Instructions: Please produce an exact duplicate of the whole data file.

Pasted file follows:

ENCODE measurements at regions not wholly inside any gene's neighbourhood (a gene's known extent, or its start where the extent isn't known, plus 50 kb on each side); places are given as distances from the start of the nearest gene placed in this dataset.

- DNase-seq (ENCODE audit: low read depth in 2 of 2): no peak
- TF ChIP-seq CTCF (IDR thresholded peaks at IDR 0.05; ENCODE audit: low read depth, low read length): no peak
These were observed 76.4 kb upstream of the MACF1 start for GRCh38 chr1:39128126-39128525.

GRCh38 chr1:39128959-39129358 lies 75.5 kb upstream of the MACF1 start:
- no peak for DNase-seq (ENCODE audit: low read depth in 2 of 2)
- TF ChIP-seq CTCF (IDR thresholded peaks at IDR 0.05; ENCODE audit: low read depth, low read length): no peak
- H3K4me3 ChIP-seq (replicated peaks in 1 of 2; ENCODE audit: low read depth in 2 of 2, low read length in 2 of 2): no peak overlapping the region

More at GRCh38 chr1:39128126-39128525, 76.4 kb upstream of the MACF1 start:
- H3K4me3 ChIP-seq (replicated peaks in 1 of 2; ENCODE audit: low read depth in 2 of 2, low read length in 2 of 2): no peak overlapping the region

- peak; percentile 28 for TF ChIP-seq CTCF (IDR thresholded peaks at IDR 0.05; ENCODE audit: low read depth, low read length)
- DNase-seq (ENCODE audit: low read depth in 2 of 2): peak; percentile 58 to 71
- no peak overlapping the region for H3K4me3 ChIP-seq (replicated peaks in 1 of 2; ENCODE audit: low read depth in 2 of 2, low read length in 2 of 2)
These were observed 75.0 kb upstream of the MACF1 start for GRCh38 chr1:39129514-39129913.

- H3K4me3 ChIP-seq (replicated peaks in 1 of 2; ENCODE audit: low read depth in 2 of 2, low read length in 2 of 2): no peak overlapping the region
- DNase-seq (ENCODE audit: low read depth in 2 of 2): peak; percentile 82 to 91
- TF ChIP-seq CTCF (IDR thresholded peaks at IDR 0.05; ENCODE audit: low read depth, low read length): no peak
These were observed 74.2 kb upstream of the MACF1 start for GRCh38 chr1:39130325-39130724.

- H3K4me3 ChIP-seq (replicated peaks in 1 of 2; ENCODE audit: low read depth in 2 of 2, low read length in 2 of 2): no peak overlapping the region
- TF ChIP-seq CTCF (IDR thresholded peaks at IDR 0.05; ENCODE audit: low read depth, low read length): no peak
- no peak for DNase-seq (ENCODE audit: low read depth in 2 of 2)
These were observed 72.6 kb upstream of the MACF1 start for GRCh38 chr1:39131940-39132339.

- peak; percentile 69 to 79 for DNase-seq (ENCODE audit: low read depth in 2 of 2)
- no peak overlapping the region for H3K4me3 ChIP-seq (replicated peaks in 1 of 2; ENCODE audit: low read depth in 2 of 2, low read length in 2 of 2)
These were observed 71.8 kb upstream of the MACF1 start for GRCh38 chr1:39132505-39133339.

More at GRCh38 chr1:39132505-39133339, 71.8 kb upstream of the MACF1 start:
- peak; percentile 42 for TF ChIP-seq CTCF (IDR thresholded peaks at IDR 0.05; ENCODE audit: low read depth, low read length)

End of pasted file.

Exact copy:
ENCODE measurements at regions not wholly inside any gene's neighbourhood (a gene's known extent, or its start where the extent isn't known, plus 50 kb on each side); places are given as distances from the start of the nearest gene placed in this dataset.

- DNase-seq (ENCODE audit: low read depth in 2 of 2): no peak
- TF ChIP-seq CTCF (IDR thresholded peaks at IDR 0.05; ENCODE audit: low read depth, low read length): no peak
These were observed 76.4 kb upstream of the MACF1 start for GRCh38 chr1:39128126-39128525.

GRCh38 chr1:39128959-39129358 lies 75.5 kb upstream of the MACF1 start:
- no peak for DNase-seq (ENCODE audit: low read depth in 2 of 2)
- TF ChIP-seq CTCF (IDR thresholded peaks at IDR 0.05; ENCODE audit: low read depth, low read length): no peak
- H3K4me3 ChIP-seq (replicated peaks in 1 of 2; ENCODE audit: low read depth in 2 of 2, low read length in 2 of 2): no peak overlapping the region

More at GRCh38 chr1:39128126-39128525, 76.4 kb upstream of the MACF1 start:
- H3K4me3 ChIP-seq (replicated peaks in 1 of 2; ENCODE audit: low read depth in 2 of 2, low read length in 2 of 2): no peak overlapping the region

- peak; percentile 28 for TF ChIP-seq CTCF (IDR thresholded peaks at IDR 0.05; ENCODE audit: low read depth, low read length)
- DNase-seq (ENCODE audit: low read depth in 2 of 2): peak; percentile 58 to 71
- no peak overlapping the region for H3K4me3 ChIP-seq (replicated peaks in 1 of 2; ENCODE audit: low read depth in 2 of 2, low read length in 2 of 2)
These were observed 75.0 kb upstream of the MACF1 start for GRCh38 chr1:39129514-39129913.

- H3K4me3 ChIP-seq (replicated peaks in 1 of 2; ENCODE audit: low read depth in 2 of 2, low read length in 2 of 2): no peak overlapping the region
- DNase-seq (ENCODE audit: low read depth in 2 of 2): peak; percentile 82 to 91
- TF ChIP-seq CTCF (IDR thresholded peaks at IDR 0.05; ENCODE audit: low read depth, low read length): no peak
These were observed 74.2 kb upstream of the MACF1 start for GRCh38 chr1:39130325-39130724.

- H3K4me3 ChIP-seq (replicated peaks in 1 of 2; ENCODE audit: low read depth in 2 of 2, low read length in 2 of 2): no peak overlapping the region
- TF ChIP-seq CTCF (IDR thresholded peaks at IDR 0.05; ENCODE audit: low read depth, low read length): no peak
- no peak for DNase-seq (ENCODE audit: low read depth in 2 of 2)
These were observed 72.6 kb upstream of the MACF1 start for GRCh38 chr1:39131940-39132339.

- peak; percentile 69 to 79 for DNase-seq (ENCODE audit: low read depth in 2 of 2)
- no peak overlapping the region for H3K4me3 ChIP-seq (replicated peaks in 1 of 2; ENCODE audit: low read depth in 2 of 2, low read length in 2 of 2)
These were observed 71.8 kb upstream of the MACF1 start for GRCh38 chr1:39132505-39133339.

More at GRCh38 chr1:39132505-39133339, 71.8 kb upstream of the MACF1 start:
- peak; percentile 42 for TF ChIP-seq CTCF (IDR thresholded peaks at IDR 0.05; ENCODE audit: low read depth, low read length)